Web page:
Tumor heterogeneity and Lesion-Specific response to targeted therapy in colorectal cancer

Mariangela Russo, Giulia Siravegna, Lawrence S. Blaszkowsky, Giorgio Corti, Giovanni Crisafulli, Leanne G. Ahronian, Benedetta Mussolin, Eunice L. Kwak, Michela Buscarino, Luca Lazzari, Emanuele Valtorta, Mauro Truini, Nicholas A. Jessop, Hayley E. Robinson, Theodore S. Hong, Mari Mino-Kenudson, Federica Di Nicolantonio, Ashraf Thabet, Andrea Sartore-Bianchi, Salvatore SienaJohn Iafrate, Alberto Bardelli, Ryan B. Corcoran

Research output: Contribution to journalArticlepeer-review


How genomic heterogeneity associated with acquired resistance to targeted agents affects response to subsequent therapy is unknown. We studied EGFR blockade in colorectal cancer to assess whether tissue and liquid biopsies can be integrated with radiologic imaging to monitor the impact of individual oncogenic alterations on lesion-specific responses. Biopsy of a patient’s progressing liver metastasis following prolonged response to cetuximab revealed a MEK1 K57T mutation as a novel mechanism of acquired resistance. This lesion regressed upon treatment with panitumumab and the MEK inhibitor trametinib. In circulating tumor DNA (ctDNA), mutant MEK1 levels declined with treatment, but a previously unrecognized KRAS Q61H mutation was also identified that increased despite therapy. This same KRAS mutation was later found in a separate nonresponding metastasis. In summary, parallel analyses of tumor biopsies and serial ctDNA monitoring show that lesion-specific radiographic responses to subsequent targeted therapies can be driven by distinct resistance mechanisms arising within separate tumor lesions in the same patient. SIGNIFICANCE: Molecular heterogeneity ensuing from acquired resistance drives lesion-specifi c responses to subsequent targeted therapies. Analysis of a single-lesion biopsy is inadequate to guide selection of subsequent targeted therapies. ctDNA profi les allow the detection of concomitant resistance mechanisms residing in separate metastases and assessment of the effect of therapies designed to overcome resistance.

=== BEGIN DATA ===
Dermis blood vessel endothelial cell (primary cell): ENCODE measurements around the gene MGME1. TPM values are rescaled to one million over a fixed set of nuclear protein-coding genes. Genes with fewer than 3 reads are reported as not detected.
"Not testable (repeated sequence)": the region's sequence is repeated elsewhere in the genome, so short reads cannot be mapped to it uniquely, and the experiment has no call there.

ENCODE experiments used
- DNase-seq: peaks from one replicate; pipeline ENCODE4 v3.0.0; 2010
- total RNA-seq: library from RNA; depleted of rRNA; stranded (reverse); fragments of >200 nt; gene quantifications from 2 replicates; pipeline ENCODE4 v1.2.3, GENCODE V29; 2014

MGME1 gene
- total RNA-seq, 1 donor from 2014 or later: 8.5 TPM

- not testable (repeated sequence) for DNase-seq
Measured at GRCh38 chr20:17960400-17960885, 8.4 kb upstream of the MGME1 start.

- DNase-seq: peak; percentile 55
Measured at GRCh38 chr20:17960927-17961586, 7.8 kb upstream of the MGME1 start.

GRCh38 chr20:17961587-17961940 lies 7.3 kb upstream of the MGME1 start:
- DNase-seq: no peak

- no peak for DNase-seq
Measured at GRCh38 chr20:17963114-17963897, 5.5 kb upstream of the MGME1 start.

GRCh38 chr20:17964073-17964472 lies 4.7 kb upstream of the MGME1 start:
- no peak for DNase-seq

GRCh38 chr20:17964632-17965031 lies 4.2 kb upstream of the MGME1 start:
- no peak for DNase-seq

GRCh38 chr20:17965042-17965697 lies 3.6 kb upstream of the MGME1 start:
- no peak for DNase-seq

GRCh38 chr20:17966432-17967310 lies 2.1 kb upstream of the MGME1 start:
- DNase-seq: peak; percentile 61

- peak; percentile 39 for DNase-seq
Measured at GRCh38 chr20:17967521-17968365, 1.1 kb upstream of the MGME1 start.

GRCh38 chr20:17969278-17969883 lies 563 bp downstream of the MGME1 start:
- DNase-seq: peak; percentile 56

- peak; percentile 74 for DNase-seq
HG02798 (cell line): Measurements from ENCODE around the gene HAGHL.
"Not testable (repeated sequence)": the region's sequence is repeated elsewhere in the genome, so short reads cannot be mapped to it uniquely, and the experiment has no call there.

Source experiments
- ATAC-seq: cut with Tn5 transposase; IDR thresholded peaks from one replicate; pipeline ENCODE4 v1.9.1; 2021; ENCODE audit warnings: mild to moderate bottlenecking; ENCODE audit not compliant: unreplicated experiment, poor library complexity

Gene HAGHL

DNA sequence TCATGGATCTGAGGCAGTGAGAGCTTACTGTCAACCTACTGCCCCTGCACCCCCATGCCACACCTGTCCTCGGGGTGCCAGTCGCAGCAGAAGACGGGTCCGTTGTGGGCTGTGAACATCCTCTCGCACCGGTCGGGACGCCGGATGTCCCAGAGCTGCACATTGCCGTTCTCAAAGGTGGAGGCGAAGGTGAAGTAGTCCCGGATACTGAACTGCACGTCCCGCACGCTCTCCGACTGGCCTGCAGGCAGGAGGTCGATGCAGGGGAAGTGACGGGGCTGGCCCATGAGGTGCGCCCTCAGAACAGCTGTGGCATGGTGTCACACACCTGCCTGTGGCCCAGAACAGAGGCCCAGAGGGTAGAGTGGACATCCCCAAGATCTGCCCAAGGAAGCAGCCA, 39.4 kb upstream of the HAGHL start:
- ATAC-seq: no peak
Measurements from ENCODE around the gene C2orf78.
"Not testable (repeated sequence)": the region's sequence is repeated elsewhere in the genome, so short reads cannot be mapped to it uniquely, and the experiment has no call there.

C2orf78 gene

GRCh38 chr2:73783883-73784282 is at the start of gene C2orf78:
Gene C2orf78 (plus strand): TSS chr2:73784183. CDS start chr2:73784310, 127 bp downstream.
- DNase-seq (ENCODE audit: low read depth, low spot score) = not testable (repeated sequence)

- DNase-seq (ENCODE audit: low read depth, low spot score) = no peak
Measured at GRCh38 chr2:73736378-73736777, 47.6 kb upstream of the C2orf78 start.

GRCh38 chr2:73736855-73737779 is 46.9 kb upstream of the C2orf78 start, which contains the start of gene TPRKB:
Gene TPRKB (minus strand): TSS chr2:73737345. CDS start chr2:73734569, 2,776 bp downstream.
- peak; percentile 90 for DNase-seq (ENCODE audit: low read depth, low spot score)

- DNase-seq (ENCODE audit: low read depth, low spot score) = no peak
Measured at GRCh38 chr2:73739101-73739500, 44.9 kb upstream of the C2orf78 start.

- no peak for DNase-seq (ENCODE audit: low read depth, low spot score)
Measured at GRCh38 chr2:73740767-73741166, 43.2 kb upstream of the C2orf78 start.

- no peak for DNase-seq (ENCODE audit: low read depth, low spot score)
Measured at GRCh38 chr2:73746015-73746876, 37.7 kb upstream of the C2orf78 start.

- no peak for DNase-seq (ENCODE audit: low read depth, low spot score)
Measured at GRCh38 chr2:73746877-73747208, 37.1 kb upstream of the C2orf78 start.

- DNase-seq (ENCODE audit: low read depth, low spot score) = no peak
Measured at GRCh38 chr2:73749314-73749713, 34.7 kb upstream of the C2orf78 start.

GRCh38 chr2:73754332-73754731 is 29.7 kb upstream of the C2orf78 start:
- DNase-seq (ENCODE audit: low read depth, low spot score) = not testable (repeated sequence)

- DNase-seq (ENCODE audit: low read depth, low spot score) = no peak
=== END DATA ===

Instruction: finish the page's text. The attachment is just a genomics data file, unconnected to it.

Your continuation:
Original languageEnglish
Pages (from-to)147-153
Number of pages7
JournalCancer Discovery
Issue number2
Publication statusPublished - Feb 1 2016

ASJC Scopus subject areas

  • Oncology


Dive into the research topics of 'Tumor heterogeneity and Lesion-Specific response to targeted therapy in colorectal cancer'. Together they form a unique fingerprint.

Cite this